Cold Winds: Incubus’ Morning View And The Knotty Aftermath Of September 11


Once the towers had fallen, simultaneously facing both the body count and the scarred city skyline was enough to realign anybody’s perspectives. I was supposedly on track as a college sophomore in Virginia, but it was tough for me to justify continuing on as a student; every day for months, I thought about dropping out to enlist, feeling like a draft dodger even though there was no draft. We waited for twelve hours in a line that stretched around the basketball arena to donate at the Red Cross blood drive, and when our turns finally came, it felt like we couldn’t give enough. As a teenager, I was of course unprepared for the kind of trauma that can level a nation. It was a totally new kind of distress, like I was consumed by a grief that was just too big for my body to hold. This, I think, is patriotism.

But patriotism can be a funny thing, especially in the South, where it often threatens to devolve into something much more nefarious. Local goons started throwing sandwiches at my little brother as he walked to school; we’re Indian, not Arab. Out in Arizona, a gas station owner named Balbir Singh Sodhi was murdered for wearing a turban; he was Sikh, not Muslim. The ignorance was as alarming as the hysteria.

It almost seemed like the Incubus album released that fall stood in stark contrast to all this. Morning View is filled with anger, but not the sort of brain-dead sludge that defined the nü-metal the band shared airtime with. Instead, it feels like the very concept of aggression evolving before you: coarse distortions sloshing over carefully plotted time signatures and chord sequences, fury with a purpose.

This is a band whose biggest successes to date had been about courage in times of trouble (“Drive”) and suicide by sheer world-weary disillusionment (“Pardon Me”). And then there’s “The Warmth,” from 1999’s Make Yourself, which singer Brandon Boyd says gave him chills after the attacks. “My mind goes places with the content, especially when the atmosphere in the room or in the city is heavy with emotion,” he says. “I remember playing that in New York City that week and a lyric that had a totally different meaning came rushing to the forefront and took on a new idea in an instant.” He’s referring to the opening: “I’d like to close my eyes and go numb, but there’s a cold wind coming from the top of the highest high rise today… It wants me to discard the humanity I know, watch the warmth blow away. Don’t let the world bring you down.”

So this outlook later shaped Morning View, the centerpiece of which is probably “Warning”—a sort of carpe diem fable, freakishly menacing considering that every line ends on a prominent major chord. Its lyrics likewise now seem eerily prophetic: “When will we learn? When will we change? Just in time to see it all come down. Those left standing will make millions writing books on the way it should have been.” The most violent guitars turn up on “Circles,” a song about suppressing the urge to retaliate and trusting in cosmic retribution.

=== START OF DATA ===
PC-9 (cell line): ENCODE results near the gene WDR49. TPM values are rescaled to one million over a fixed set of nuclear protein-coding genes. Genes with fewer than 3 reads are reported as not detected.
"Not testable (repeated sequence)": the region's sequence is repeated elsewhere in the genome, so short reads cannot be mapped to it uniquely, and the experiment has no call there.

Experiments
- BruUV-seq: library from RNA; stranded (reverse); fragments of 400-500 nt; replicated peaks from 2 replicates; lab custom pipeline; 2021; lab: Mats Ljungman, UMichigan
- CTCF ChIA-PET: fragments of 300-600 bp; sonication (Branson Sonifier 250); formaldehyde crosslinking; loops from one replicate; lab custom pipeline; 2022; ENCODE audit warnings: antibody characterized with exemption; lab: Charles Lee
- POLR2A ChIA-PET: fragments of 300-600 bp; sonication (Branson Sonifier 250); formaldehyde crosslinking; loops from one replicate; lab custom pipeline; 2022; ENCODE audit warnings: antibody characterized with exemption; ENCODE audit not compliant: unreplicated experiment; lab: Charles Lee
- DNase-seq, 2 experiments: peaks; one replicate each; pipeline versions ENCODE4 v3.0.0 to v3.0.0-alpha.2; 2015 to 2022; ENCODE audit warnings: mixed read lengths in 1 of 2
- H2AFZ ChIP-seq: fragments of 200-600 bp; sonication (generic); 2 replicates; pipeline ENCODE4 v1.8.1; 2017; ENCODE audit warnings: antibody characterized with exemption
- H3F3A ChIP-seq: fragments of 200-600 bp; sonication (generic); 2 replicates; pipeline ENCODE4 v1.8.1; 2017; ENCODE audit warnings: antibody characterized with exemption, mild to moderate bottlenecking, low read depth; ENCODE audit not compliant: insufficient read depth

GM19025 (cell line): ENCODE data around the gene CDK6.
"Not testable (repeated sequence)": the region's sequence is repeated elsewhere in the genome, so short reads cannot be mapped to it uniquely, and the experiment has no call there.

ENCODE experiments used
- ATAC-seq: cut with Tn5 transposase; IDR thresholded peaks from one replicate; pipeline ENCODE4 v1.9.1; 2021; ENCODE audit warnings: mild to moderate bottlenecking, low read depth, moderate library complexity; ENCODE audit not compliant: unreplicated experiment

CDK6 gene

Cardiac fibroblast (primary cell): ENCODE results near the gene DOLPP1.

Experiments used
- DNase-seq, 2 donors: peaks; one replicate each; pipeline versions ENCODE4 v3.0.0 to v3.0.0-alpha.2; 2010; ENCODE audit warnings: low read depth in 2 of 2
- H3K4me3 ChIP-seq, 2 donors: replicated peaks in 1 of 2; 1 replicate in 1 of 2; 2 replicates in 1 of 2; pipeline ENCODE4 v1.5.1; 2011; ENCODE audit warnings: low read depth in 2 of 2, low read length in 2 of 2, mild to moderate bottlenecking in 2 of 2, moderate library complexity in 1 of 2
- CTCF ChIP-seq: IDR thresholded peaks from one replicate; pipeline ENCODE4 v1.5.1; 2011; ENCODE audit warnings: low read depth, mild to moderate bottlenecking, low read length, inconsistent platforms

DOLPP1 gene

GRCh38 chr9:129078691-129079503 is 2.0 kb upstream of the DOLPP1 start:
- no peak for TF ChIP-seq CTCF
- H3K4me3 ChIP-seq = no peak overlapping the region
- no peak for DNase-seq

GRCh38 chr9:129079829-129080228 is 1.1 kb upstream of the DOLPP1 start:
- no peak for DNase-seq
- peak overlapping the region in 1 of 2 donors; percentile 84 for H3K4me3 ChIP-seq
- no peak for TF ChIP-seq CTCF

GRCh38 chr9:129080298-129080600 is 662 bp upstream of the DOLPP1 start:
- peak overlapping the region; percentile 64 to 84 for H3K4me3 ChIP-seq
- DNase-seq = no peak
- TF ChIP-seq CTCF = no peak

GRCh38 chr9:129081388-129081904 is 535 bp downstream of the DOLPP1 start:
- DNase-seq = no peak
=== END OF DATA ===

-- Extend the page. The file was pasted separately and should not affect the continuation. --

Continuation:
This, of course, was not the way the 9/11 aftermath played out. But there was a moment of tranquility in the immediate wake, as though the thought of any more bloodshed on either side was too much to process. Unity was heartening, and in some circles, a similar shared understanding also grew from this album as hushed voices started wondering together if this might be the future of rock. Kid A still loomed large, but Radiohead barely sounded like a rock band anymore, and standing in the generation-sized shadow cast by the evil cloud downtown, it was just comforting to have a tangible grasp on the future of anything at all. Morning View became a much-needed distraction without really being a distraction.

It is widely accepted that Bruce Springsteen created rock and roll’s definitive response to 9/11 with The Rising. Fair enough. Developing an effective healing mechanism for a national tragedy takes a careful balance between commercial viability and creative vision—if nobody hears it, it can’t help. But The Rising didn’t come out until the following summer, and Springsteen didn’t even consider writing it until a fan called out at him through a car window a few days after the attacks. “We need you now,” said the driver; you have to wonder what that guy was listening to as he sped off.

Morning View had started spitting out singles in the late summer of 2001, so it can’t really be considered a proper response; it was just the scared and overextended guidance counselor who stared at the intercom switch for fifteen minutes, figuring out what to tell the kids. It became evocative and powerful by accident, or by default, because there was no other option; the album’s title came from the name of the street on which it was recorded, but at the time, it felt like an instruction to look at the coming days with the quiet optimism inherent in a sunrise. This was when the police were universally hailed as heroic first responders instead of regularly antagonized, and Morning View unwittingly captured that brief moment when you’d probably buy the cop some coffee instead of nervously scurrying away.

This past July, Incubus released If Not Now, When? to very little fanfare. The cover is an image of Philippe Petit, the French tightrope walker who schemed his way past the World Trade Center security guards and crossed between the twin towers in 1974. After the 2008 release of Man On Wire, a film chronicling his exploits, the image of his walk—a solitary figure floating high above Manhattan between monuments now missing—emerged as an oddly soothing remembrance. This was the role that Morning View played for some a decade ago, if not as the centerpiece of the tragedy, then at least as the infrastructure with which to navigate it. Letters, photos, coffee cups, recruitment brochures—we all carry artifacts. But sometimes you also need a wire.